The leadership of our nation and the growing liberalism of our population are signs of a nation that has lost its moral compass. Amazingly, 94 percent of the quotes used by the Founding Fathers who wrote our founding documents had their origin in the Bible, which shows the importance of God’s Word in their lives and in this nation’s founding. The moral compass for this country was the Bible for 200 years but is its compass no longer. We are now a secular society with some Bible verses and God-talk sprinkled on our currency and government buildings.

When the Defense of Marriage Act was signed in 1996, only 25 percent of the American public supported same-sex marriage; support has increased gradually ever since. California’s Proposition 8, passed 52 percent to 48 percent by voters after a controversial campaign in 2008, has been declared unconstitutional by two federal courts but remains in litigation, and polling in 2012 shows 59 percent of California voters approve of same-sex marriage. National polls show that supporters of gay marriage first achieved a majority in 2010. (Taken from

Mainline Protestants have shifted their views too. In 2003, 42 percent were in favor of gay marriage and 45 percent were opposed. Now, it’s 52 percent in favor and 36 percent against. Black protestants are edging in that direction, but are still opposed in significant numbers, with 35 percent in favor and 52 percent against, up from 25 percent in favor and 65 percent against in 2003. The polls make it clear that younger evangelicals support gay marriage in larger numbers than their elders, but the exact number of supporters is still uncertain. (Taken from

Public opinion on same sex marriage and unions in the United States thus reveals a great deal of change in a short period of time and significant regional disparity. While New England, the Pacific Coast and the northern Middle Atlantic states may support full-fledged marriage, comparisons of polling from a decade past to today reveals significant growth in support for same-sex marriages and civil unions in those regions. Meanwhile polling from other regions show that while support for same-sex marriages or civil unions has increased across the country, the growth of support is not uniform, with a significantly lower level of support occurring in the Deep South compared to the rest of the country. Given the wide diversity of opinions within the U.S., many supporters of same-sex unions believe that the most accurate way to discuss support for such unions in the United States is on a state-by-state or region-to-region basis. (Taken from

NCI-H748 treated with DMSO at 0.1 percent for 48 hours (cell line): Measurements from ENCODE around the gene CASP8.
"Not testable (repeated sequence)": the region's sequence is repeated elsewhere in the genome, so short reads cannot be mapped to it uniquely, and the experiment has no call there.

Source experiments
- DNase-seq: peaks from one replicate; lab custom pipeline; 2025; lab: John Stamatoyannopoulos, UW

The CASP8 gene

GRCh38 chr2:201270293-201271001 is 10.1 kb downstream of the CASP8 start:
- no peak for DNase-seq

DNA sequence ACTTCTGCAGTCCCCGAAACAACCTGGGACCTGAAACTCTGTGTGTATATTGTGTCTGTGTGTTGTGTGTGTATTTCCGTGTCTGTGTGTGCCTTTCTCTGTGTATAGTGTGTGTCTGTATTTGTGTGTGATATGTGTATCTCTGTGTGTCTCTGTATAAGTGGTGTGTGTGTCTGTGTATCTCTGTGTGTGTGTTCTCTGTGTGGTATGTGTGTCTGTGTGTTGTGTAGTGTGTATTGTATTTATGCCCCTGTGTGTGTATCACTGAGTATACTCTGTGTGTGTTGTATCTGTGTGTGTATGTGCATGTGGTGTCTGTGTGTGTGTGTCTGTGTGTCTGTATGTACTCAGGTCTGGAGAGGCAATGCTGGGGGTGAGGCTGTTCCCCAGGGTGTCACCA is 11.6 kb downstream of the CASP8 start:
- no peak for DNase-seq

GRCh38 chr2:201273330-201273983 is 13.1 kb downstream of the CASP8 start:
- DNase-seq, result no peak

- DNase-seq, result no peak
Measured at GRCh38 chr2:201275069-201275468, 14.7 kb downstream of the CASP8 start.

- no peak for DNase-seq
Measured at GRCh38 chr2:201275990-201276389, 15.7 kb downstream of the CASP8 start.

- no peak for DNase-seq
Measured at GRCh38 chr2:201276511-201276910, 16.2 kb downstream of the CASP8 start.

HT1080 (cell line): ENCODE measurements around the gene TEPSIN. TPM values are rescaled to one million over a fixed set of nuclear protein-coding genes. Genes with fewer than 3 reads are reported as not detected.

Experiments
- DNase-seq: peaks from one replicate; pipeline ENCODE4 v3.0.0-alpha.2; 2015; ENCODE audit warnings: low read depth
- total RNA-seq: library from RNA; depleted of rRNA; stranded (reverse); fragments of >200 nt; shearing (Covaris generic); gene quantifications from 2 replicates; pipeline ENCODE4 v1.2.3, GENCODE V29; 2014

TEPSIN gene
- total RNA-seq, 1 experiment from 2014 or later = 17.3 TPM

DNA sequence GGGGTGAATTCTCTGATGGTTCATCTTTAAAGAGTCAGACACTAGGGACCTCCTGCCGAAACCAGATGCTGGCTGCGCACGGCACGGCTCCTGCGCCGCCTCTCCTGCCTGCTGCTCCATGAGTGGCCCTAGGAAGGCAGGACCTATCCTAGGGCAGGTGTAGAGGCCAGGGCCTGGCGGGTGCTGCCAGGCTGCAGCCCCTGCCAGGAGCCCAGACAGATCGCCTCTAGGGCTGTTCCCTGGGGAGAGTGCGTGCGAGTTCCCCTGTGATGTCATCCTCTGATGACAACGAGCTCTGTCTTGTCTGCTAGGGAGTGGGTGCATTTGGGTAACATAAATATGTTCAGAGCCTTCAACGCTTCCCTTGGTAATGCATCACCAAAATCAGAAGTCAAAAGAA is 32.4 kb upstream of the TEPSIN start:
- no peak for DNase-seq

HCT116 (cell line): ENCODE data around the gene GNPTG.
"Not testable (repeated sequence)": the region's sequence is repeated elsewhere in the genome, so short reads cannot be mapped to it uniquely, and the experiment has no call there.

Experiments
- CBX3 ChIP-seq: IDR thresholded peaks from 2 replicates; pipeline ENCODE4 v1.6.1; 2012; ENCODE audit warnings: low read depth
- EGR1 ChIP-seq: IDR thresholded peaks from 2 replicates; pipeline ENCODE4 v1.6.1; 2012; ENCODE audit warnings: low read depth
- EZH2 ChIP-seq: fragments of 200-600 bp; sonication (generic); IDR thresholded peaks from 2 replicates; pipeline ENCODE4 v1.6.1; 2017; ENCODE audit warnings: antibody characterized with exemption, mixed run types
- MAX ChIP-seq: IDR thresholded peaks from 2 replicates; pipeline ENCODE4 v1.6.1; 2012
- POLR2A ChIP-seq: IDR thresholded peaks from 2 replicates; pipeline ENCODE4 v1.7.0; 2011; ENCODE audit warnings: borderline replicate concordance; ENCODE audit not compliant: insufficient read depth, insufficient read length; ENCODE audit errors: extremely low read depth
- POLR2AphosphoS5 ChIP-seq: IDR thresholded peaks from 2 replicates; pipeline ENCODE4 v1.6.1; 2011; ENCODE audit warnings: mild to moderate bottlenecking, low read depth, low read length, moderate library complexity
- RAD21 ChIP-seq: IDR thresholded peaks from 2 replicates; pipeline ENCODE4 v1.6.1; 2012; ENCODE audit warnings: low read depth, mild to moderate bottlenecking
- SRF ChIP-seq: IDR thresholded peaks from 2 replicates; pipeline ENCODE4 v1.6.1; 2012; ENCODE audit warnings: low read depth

Tim Keller, a nationally recognized pastor in New York City, explained that “you can believe homosexuality is a sin and still believe that same-sex marriage should be legal.” This is the argument that some religious conservatives are already beginning to make and looks likely to be the position that most evangelicals end up settling on. Articles on changing attitudes among GOP youth illustrate the move toward separating government-sanctioned marriage and church-sanctioned marriage. (Taken from

Os Hillman is president of Marketplace Leaders and author of Change Agent and TGIF Today God Is First.